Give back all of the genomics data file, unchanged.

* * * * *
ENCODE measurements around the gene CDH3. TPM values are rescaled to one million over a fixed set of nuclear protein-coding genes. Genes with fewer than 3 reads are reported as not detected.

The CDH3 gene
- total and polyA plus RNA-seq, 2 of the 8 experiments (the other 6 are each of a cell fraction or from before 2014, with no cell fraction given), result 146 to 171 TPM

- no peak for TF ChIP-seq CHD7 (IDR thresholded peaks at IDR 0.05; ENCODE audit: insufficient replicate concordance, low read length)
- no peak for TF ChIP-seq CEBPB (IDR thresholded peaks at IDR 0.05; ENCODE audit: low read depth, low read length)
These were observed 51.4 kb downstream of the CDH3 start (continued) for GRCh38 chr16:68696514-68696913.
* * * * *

ENCODE measurements around the gene CDH3. TPM values are rescaled to one million over a fixed set of nuclear protein-coding genes. Genes with fewer than 3 reads are reported as not detected.

The CDH3 gene
- total and polyA plus RNA-seq, 2 of the 8 experiments (the other 6 are each of a cell fraction or from before 2014, with no cell fraction given), result 146 to 171 TPM

- no peak for TF ChIP-seq CHD7 (IDR thresholded peaks at IDR 0.05; ENCODE audit: insufficient replicate concordance, low read length)
- no peak for TF ChIP-seq CEBPB (IDR thresholded peaks at IDR 0.05; ENCODE audit: low read depth, low read length)
These were observed 51.4 kb downstream of the CDH3 start (continued) for GRCh38 chr16:68696514-68696913.